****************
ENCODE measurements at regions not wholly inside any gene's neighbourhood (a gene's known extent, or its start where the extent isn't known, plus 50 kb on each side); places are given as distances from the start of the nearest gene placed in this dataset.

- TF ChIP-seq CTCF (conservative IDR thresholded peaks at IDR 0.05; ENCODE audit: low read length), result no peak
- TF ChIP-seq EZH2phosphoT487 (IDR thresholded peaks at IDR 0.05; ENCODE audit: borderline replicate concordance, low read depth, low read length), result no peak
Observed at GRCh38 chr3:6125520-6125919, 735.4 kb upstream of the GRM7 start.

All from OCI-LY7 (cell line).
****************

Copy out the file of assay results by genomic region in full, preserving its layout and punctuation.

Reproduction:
ENCODE measurements at regions not wholly inside any gene's neighbourhood (a gene's known extent, or its start where the extent isn't known, plus 50 kb on each side); places are given as distances from the start of the nearest gene placed in this dataset.

- TF ChIP-seq CTCF (conservative IDR thresholded peaks at IDR 0.05; ENCODE audit: low read length), result no peak
- TF ChIP-seq EZH2phosphoT487 (IDR thresholded peaks at IDR 0.05; ENCODE audit: borderline replicate concordance, low read depth, low read length), result no peak
Observed at GRCh38 chr3:6125520-6125919, 735.4 kb upstream of the GRM7 start.

All from OCI-LY7 (cell line).